Pscyhology

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s paper one will discuss two myths from different cultures. The two myths chosen for this paper are the Genesis creation (Hebrew origin) of the Christian culture, and the Norse culture of Iceland (the Vikings). Both of these creation myths start with an emptiness where conflict and chaos eventually develop. The Genesis crearion is between God, nothing, blackness, emptiness, loneliness, and the need to create something. The Norse creation is between the dark cold realm of Niflheim, within the emptiness of Ginnungagap, and the fiery realm of Muspell, where nothing can grow. There are nine classifications of creation myths, which most include more than one motif. The Genesis cosmogonies applies both ex nihilo, and deus faber motifs. The…show more content…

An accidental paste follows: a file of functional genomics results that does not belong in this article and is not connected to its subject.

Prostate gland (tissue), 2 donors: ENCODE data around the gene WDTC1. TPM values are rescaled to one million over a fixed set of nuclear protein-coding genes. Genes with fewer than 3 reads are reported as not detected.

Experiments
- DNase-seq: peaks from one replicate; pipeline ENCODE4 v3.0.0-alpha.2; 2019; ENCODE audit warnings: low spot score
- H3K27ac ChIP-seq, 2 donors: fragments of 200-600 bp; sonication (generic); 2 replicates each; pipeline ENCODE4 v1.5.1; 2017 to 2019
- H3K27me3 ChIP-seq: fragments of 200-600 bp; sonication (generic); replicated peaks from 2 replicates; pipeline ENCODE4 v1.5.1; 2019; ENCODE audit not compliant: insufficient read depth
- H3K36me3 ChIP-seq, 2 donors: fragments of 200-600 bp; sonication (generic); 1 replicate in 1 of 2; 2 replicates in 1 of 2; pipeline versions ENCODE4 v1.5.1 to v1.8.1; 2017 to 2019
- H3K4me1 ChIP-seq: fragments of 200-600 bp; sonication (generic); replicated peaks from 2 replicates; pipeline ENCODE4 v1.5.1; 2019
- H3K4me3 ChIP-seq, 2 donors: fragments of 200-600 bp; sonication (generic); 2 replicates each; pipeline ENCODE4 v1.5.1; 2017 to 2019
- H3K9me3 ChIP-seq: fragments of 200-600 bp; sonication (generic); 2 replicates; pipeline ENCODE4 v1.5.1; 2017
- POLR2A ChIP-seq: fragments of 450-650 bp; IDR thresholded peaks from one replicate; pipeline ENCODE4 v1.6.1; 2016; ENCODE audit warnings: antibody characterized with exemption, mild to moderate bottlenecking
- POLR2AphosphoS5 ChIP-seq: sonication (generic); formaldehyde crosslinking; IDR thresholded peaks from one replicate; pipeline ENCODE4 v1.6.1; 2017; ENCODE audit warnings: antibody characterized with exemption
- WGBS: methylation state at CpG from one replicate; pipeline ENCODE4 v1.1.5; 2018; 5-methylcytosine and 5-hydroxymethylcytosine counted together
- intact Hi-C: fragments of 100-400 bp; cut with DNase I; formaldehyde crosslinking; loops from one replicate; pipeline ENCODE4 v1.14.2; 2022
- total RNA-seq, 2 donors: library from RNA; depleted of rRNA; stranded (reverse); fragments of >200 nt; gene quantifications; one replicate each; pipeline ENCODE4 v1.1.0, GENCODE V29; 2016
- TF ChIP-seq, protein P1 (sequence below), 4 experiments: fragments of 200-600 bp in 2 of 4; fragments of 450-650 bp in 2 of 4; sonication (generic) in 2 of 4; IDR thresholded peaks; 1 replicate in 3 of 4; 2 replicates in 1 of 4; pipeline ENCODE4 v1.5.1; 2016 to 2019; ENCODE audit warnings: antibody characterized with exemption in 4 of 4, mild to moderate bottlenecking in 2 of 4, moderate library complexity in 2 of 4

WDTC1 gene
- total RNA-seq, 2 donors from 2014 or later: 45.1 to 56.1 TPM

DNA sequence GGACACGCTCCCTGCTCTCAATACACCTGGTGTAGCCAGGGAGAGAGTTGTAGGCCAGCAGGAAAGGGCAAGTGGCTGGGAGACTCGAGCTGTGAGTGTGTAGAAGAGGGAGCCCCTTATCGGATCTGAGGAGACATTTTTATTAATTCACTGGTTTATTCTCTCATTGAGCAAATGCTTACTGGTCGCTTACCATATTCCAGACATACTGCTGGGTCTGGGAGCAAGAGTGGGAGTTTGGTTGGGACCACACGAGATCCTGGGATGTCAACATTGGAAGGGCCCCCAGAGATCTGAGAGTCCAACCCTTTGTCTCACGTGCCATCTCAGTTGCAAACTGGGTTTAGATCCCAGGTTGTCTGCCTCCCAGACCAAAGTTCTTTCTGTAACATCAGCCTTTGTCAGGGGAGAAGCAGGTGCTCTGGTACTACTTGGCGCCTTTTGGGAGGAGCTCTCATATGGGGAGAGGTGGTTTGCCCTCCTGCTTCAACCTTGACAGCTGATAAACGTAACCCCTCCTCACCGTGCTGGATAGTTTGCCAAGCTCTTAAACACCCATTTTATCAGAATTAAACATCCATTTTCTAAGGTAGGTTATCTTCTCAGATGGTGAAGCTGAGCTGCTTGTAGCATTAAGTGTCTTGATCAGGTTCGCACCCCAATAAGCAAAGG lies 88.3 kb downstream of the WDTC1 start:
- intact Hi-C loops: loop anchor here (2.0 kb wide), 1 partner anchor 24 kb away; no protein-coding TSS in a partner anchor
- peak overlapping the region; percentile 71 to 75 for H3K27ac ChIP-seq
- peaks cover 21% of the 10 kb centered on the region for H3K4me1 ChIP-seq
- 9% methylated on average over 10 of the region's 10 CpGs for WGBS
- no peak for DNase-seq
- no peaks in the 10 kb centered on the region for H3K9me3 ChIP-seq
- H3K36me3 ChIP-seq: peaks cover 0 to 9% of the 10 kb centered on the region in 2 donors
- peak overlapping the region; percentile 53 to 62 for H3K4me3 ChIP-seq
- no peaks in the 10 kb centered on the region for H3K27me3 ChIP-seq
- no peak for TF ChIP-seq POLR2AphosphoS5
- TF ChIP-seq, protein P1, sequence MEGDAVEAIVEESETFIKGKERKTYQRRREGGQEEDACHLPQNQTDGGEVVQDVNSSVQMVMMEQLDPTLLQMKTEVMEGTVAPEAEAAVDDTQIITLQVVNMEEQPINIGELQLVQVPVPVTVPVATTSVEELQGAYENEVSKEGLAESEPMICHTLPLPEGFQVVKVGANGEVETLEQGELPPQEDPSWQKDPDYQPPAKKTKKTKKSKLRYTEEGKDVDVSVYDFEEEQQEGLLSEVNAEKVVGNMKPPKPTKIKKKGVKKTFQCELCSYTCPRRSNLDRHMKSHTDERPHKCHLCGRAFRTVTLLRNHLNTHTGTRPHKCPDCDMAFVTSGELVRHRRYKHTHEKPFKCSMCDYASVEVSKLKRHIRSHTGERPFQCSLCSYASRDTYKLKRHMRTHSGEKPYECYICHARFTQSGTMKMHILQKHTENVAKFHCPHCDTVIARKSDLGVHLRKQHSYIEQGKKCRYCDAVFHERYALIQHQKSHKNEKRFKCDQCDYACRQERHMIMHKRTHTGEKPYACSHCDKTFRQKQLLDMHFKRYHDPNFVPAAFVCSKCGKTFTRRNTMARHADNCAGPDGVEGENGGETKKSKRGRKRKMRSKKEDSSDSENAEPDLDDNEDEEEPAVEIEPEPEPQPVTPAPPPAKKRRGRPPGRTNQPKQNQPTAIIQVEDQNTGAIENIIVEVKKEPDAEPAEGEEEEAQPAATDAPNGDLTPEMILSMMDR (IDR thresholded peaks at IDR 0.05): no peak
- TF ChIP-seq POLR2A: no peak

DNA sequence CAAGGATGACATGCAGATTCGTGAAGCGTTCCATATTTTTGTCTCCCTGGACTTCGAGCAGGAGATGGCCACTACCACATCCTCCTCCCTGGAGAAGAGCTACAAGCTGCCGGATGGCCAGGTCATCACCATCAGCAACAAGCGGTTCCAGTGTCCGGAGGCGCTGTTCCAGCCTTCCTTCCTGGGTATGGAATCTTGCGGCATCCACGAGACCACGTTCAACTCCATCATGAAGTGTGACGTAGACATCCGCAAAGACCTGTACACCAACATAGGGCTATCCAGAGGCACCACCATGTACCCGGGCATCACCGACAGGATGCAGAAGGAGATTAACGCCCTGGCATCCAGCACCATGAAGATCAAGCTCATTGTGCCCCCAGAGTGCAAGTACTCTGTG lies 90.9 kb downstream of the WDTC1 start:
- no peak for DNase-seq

Day five, "God created every living creature of the seas and every winged bird, blessing them to multiply and fill the waters and the sky with life" (Fairchild, 2013, para. 6). Day six, "God created the animals to fill the earth" (Fairchild, 2013, para. 7). Then God created man in his own image, both male and female, and instructed them to multiply and replenish the earth (Genesis 1: 27-28). He made them rulers over the earth to cultivate and care for it, and every living thing upon the earth (Genesis 1: 28). On day seven, God said his work was done, so he blessed the seventh day, making it a day of rest. The Norse creation myth does not have one maker of good, but many events and elements that emerge from one evil giant. In this story a cow slowly licks away mountains of ice from two beings, creating the god Buri and his goddess wife (Distant Train, Inc., 2011). "They had a son named Bor, and his son was named Odin, who became the king of all the gods" (Distant Train, Inc., 2011, para. 6). Ymir was an evil, brutal, and cruel giant. One day Odin and the other gods plotted to kill Ymir because they could no longer follow his evil ways. Ymir's body became the earth, his flesh became the land, his blood became the sea, his hair became the trees, and his bones became the mountains (Distant Train, Inc., 2011). Odin and the other gods created the sky from Ymirs' skull, which was held up by four pillars (Distant Train, Inc., 2011). Odin created the moon and the sun by
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